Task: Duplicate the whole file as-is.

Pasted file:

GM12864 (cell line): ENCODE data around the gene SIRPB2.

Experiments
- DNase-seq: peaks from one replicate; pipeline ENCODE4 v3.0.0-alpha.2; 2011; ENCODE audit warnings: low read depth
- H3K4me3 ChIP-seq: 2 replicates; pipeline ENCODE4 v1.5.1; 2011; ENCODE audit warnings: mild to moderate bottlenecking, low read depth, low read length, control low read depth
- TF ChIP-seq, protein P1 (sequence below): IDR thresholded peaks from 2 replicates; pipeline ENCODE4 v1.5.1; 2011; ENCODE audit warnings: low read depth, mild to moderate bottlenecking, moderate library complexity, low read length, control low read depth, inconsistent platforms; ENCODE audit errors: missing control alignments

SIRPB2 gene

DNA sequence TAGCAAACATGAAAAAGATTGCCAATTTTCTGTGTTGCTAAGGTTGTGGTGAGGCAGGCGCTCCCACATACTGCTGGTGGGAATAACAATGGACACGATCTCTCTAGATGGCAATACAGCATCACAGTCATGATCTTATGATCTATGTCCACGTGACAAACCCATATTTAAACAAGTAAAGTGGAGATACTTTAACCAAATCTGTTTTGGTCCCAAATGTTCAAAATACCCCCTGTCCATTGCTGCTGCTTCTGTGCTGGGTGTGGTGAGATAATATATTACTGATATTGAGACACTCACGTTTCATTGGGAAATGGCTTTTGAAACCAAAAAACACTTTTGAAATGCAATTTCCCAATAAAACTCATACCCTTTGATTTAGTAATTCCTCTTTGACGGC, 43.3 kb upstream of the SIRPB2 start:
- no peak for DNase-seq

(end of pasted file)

GM12864 (cell line): ENCODE data around the gene SIRPB2.

Experiments
- DNase-seq: peaks from one replicate; pipeline ENCODE4 v3.0.0-alpha.2; 2011; ENCODE audit warnings: low read depth
- H3K4me3 ChIP-seq: 2 replicates; pipeline ENCODE4 v1.5.1; 2011; ENCODE audit warnings: mild to moderate bottlenecking, low read depth, low read length, control low read depth
- TF ChIP-seq, protein P1 (sequence below): IDR thresholded peaks from 2 replicates; pipeline ENCODE4 v1.5.1; 2011; ENCODE audit warnings: low read depth, mild to moderate bottlenecking, moderate library complexity, low read length, control low read depth, inconsistent platforms; ENCODE audit errors: missing control alignments

SIRPB2 gene

DNA sequence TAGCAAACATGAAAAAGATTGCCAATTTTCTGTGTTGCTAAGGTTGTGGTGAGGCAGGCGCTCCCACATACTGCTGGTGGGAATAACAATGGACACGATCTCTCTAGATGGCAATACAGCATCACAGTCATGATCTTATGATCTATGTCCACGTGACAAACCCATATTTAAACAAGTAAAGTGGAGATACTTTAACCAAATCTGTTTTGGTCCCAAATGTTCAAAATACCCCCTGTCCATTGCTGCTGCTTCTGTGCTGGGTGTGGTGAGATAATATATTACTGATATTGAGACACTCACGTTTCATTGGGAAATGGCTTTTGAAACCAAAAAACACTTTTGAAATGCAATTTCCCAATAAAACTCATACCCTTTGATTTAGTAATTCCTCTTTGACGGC, 43.3 kb upstream of the SIRPB2 start:
- no peak for DNase-seq